Classroom interaction in university settings: A case study of language teaching and learning
thesisposted on 06.12.2017, 13:10 by Young Sic Kim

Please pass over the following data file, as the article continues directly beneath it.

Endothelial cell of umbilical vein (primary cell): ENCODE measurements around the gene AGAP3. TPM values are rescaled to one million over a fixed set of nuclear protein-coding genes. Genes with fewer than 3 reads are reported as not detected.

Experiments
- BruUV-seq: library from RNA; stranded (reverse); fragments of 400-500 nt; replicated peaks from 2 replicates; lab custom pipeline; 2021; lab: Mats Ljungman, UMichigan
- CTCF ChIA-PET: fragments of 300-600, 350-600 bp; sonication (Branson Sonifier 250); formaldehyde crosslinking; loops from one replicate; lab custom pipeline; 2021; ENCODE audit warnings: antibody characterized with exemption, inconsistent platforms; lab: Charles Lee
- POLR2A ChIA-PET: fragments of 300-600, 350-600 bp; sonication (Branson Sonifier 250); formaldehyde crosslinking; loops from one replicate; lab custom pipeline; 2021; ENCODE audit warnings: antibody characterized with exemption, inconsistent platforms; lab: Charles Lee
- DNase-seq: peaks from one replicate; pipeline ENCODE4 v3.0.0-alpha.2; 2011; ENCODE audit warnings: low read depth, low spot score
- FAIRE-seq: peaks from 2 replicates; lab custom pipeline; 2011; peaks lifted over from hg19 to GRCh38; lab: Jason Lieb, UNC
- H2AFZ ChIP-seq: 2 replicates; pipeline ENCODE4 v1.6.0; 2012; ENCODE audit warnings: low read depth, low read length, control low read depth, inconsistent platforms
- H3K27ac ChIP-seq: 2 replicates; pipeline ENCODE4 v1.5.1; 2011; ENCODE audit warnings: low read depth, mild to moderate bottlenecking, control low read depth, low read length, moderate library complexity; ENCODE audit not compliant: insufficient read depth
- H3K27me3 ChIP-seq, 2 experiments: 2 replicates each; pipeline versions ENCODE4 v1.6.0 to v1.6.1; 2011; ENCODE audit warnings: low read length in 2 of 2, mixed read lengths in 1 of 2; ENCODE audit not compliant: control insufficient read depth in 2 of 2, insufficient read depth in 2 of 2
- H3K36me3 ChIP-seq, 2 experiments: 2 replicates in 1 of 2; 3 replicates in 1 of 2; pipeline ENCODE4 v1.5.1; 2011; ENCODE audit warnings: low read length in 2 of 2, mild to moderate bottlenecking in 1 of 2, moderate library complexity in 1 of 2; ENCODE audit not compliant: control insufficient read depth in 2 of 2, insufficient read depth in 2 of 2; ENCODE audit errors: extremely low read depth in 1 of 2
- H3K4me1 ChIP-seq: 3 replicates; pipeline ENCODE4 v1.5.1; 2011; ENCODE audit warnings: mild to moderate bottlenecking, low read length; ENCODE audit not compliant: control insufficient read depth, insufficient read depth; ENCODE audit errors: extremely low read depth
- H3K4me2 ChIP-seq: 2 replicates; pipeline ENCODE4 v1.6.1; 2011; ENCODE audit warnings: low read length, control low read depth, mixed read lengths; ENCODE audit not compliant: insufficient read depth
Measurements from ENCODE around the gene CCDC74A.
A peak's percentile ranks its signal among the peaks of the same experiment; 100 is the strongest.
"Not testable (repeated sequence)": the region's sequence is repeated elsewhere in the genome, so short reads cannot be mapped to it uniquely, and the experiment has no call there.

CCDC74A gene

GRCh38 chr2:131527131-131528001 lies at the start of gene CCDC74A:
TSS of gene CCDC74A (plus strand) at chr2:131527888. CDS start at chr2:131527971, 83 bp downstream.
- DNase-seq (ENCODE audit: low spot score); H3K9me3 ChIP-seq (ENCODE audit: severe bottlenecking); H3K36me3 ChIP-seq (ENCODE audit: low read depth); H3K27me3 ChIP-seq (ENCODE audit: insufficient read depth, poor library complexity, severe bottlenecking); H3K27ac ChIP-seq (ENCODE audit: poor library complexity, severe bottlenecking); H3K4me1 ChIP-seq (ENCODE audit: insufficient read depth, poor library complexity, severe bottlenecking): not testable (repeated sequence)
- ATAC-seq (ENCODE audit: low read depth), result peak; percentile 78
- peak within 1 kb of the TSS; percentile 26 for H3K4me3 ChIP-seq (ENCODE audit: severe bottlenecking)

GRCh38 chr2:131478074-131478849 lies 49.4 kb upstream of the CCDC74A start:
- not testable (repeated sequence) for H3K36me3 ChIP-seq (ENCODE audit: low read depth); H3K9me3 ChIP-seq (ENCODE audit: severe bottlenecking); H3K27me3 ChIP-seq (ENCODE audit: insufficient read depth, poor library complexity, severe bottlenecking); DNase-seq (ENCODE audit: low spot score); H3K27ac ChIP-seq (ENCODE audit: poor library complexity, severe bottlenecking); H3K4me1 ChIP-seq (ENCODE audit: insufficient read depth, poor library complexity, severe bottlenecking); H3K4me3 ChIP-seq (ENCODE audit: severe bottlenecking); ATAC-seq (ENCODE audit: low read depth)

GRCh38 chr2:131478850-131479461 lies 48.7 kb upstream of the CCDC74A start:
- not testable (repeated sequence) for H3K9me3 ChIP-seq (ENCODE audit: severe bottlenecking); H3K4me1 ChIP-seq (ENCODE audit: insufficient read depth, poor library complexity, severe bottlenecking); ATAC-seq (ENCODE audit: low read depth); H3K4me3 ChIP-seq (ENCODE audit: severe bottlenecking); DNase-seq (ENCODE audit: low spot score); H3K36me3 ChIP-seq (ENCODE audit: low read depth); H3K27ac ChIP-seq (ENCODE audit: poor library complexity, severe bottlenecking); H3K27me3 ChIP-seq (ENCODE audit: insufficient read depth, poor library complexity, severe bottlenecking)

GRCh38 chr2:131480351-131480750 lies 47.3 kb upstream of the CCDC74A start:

"This thesis is about the social and cultural contexts of pedagogical practices in selected Australian university Korean language programs." -- abstract. This thesis is about the social and cultural contexts of pedagogical practices in selected Australian university Korean language programs. The focus of the empirical work reported in this thesis is the description and interpretation of the social activities constructed by categories of students, defined by their cultural background, and native Korean-speaking lecturers in goal-oriented pedagogies. The empirical work centres on the interaction between perceptions of teachers' expectations on the part of students and on the cultural attributes of their teachers. In order to accomplish this outcome, the thesis draws on the concepts of social interactionism formulated by symbolic interactionism and the school classroom analyses of Hargreaves (1972) and Nash (1979). These concepts are embedded in the theoretical framework of 'visible' and 'invisible' pedagogies first formulated by Bernstein (1973, 1990). The empirical work, undertaken in two fieldwork periods in two Australian universities during 1998 and 1999, made use of formal and informal interviewing and observation to generate a data-base. A questionnaire survey of students was conducted near the end of the second fieldwork period, and replicated in 2002 to corroborate the qualitative data-based interpretations. The main finding is that the interaction of the cultural backgrounds of students and teachers constantly affect classroom interaction in the Korean language classroom. The cultural framing of classroom life has special significance for Korean-background students who perceive that they are expected to perform constantly at a high level by their Korean teachers. Conversely, Australian students, while they evaluate their teachers positively, react to a perceived lack of high expectation on the part of their Korean teachers. Nevertheless, Australian students perceive that they receive positive expectations from their Korean teachers. In theoretical terms, the study provides evidence that the classroom interaction models proposed by Hargreaves and Bernstein in the schools sector have salience in higher education. Moreover, the fieldwork shows that while there is an identifiable classroom pressure to reach defined learning outcomes predicted by the 'visible' pedagogy model, there are culturally based criteria used by teachers for judging the performance of students. This 'invisible' pedagogy affects the motivation of students in the observed classrooms so that the Korean background students and other Asian students perceive the classroom to be flexible yet demanding, while Australian students perceive it to be easy-going yet challenging. In short, the research demonstrates that Korean language teachers display logical expectations of productivity and standards through culturally desired expectations. This thesis is the firsst study of social interation in an Australian asian language teaching setting. There is sufficient evidence in the thesis to suggest that there is a productive future research agenda in the analysis of the effects of the expectations and consequential levels of motivation and language competency of Asian language learners in Australian universities.